Am I hostile to bitcoin, the currency that exists in electronic form only without the backing of a government or central bank?
I decided I probably am.
There was news yesterday about another bitcoin theft.
The value taken converts to about $12 million.
Administrators of a host site made off with the funds.
The site was apparently known as a location for drug deal payments and other nefarious activities.
But thefts of this kind leave me in a kind of suspended state.
When cash is taken, there can be dramatic images of empty cash drawers, armored cars and the like.
With a bitcoin theft what do we get? We get another concept like bitcoin itself. There is no substance.
With something tangible I can form a mental image of $12 million in paper money, or $12 million in gold or silver.
With bitcoin, I can’t.
Then it hit me.
Because bitcoin has no substance, I cannot collect it.
Sure, there have been attempts to sell metallic pieces as bitcoins, but since there is no agreed upon form and likely never will be, the idea of a collection is so much excess mental baggage.
Collectors might not agree with the policies of a current government, issuing banking authority or reigning monarch, but we know what the coins they issue look like.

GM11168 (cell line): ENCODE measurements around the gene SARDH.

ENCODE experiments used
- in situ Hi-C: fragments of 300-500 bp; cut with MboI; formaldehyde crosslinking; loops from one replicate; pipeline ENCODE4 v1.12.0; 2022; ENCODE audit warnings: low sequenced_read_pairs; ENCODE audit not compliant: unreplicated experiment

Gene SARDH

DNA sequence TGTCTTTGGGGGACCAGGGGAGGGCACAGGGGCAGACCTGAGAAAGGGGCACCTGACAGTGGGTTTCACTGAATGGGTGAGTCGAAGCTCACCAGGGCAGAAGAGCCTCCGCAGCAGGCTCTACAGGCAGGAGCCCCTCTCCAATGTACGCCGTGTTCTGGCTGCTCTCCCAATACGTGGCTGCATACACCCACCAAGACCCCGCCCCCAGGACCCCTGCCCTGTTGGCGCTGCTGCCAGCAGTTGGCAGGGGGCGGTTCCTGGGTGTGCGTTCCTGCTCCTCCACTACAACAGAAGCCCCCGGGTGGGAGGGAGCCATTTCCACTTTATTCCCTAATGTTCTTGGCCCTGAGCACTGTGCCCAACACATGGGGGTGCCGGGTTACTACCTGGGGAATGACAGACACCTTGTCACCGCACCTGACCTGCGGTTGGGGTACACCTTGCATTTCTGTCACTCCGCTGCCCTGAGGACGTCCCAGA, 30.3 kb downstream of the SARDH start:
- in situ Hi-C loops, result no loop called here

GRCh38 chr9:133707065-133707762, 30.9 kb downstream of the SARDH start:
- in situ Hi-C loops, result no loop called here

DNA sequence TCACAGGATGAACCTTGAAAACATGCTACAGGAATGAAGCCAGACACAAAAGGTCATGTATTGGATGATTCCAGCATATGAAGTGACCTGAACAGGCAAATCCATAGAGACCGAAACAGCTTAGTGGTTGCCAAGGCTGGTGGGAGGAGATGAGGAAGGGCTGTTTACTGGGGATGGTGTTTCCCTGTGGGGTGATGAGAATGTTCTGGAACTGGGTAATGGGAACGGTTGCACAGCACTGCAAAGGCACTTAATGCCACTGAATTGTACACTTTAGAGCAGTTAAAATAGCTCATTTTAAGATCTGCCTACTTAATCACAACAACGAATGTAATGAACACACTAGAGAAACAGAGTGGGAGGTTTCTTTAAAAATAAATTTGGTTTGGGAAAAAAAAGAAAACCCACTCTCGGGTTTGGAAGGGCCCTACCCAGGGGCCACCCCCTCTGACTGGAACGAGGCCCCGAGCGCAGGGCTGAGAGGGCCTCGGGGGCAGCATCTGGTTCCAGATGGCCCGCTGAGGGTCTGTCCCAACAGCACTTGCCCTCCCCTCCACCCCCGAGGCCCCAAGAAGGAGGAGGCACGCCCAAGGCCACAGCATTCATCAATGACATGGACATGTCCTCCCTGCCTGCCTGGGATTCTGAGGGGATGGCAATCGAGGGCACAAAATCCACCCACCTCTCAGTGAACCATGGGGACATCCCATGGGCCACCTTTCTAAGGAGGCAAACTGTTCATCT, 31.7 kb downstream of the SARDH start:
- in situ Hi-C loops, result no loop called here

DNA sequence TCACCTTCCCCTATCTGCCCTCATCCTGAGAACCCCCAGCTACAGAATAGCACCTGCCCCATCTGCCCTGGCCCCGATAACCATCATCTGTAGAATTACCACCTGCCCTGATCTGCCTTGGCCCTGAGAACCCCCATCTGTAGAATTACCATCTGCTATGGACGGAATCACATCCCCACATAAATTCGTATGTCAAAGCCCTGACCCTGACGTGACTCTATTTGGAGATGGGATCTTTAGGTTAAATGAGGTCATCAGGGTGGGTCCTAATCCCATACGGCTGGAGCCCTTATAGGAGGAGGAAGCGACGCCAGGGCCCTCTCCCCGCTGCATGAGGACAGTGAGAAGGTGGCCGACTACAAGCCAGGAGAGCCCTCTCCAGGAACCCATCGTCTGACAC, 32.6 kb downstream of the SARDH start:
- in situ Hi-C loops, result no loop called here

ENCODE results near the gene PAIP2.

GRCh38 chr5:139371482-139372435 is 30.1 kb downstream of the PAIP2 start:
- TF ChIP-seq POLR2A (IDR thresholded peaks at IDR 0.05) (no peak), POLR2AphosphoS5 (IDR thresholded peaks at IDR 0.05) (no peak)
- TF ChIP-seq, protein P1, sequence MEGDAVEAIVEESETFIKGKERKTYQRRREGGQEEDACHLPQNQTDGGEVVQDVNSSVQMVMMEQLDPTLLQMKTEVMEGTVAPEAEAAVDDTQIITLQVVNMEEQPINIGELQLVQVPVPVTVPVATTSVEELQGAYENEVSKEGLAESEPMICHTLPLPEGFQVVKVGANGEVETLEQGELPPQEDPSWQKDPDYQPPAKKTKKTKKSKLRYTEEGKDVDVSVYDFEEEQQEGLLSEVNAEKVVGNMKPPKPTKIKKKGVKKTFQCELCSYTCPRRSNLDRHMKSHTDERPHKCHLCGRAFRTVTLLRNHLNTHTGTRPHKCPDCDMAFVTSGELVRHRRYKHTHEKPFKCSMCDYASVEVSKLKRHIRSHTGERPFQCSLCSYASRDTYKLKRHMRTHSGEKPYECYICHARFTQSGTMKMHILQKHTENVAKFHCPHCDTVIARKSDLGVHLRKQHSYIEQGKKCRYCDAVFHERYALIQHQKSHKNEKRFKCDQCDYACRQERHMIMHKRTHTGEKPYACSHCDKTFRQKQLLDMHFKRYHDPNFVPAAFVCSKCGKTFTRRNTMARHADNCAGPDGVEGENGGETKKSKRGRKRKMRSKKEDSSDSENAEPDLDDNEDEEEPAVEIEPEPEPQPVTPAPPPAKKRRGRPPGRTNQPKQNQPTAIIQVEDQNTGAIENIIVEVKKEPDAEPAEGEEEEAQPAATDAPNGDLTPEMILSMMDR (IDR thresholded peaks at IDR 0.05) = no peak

We know how to analyze those coins, catalog them, arrange them into collections and appreciate them.
All of this is denied us with bitcoin.
I understand the convenience of electronic payments. I use them myself. But underlying each payment I make is the actual mental image of the cash itself if I want to think about it more deeply.
That is reassuring.
It is an anchor, or starting point.
With bitcoin, all it ever is or will be is an abstract thought of having an asset.
I can’t collect a notion.
There is nothing worse for a collector than being frustrated in this way.
That apparently makes me hostile.
How do you feel?
Buzz blogger Dave Harper is winner of the 2014 Numismatic Literary Guild Award for Best Blog and is editor of the weekly newspaper "Numismatic News."